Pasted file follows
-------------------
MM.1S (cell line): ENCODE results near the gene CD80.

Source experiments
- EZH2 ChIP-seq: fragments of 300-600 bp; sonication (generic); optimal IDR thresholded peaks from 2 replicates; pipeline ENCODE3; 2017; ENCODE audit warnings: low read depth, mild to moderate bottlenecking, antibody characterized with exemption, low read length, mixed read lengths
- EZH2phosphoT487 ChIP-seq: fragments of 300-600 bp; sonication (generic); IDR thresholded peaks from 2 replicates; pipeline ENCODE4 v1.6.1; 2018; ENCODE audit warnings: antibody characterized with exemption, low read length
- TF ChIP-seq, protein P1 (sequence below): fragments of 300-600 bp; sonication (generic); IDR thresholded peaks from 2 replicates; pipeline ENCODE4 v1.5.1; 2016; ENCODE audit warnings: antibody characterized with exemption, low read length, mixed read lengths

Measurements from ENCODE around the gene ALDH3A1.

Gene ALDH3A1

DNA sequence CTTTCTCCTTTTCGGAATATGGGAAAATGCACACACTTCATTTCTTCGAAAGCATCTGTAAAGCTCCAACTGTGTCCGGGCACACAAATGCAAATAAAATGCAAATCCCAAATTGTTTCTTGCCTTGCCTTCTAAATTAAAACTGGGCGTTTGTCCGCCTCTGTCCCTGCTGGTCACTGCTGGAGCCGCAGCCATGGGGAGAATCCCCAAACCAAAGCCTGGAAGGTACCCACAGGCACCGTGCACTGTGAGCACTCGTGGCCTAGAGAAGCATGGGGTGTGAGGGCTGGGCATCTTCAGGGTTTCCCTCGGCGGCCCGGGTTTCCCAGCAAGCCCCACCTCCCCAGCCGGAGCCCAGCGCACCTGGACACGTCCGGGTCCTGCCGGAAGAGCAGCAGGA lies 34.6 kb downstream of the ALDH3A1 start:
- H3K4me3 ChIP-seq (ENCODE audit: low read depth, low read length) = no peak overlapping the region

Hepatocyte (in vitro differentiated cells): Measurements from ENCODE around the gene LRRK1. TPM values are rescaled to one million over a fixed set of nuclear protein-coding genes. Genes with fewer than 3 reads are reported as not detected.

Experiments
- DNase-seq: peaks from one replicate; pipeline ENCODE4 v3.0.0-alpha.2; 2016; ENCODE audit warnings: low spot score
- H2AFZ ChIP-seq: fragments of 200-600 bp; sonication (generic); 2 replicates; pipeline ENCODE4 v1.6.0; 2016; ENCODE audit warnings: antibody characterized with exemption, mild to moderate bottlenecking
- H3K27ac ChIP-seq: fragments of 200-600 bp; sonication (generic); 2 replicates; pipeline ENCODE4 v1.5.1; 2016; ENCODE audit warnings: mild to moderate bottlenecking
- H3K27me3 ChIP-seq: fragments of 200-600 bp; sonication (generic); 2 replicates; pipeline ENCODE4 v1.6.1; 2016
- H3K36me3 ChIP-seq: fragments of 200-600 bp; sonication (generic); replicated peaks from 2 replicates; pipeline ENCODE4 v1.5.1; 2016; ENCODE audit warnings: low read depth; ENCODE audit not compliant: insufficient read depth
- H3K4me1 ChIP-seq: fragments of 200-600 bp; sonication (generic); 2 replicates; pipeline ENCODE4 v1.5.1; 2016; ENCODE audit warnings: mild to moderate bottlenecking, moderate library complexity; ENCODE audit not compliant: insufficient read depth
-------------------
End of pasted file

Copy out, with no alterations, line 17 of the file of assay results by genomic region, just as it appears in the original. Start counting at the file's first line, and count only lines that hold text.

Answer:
- H3K4me1 ChIP-seq: fragments of 200-600 bp; sonication (generic); 2 replicates; pipeline ENCODE4 v1.5.1; 2016; ENCODE audit warnings: mild to moderate bottlenecking, moderate library complexity; ENCODE audit not compliant: insufficient read depth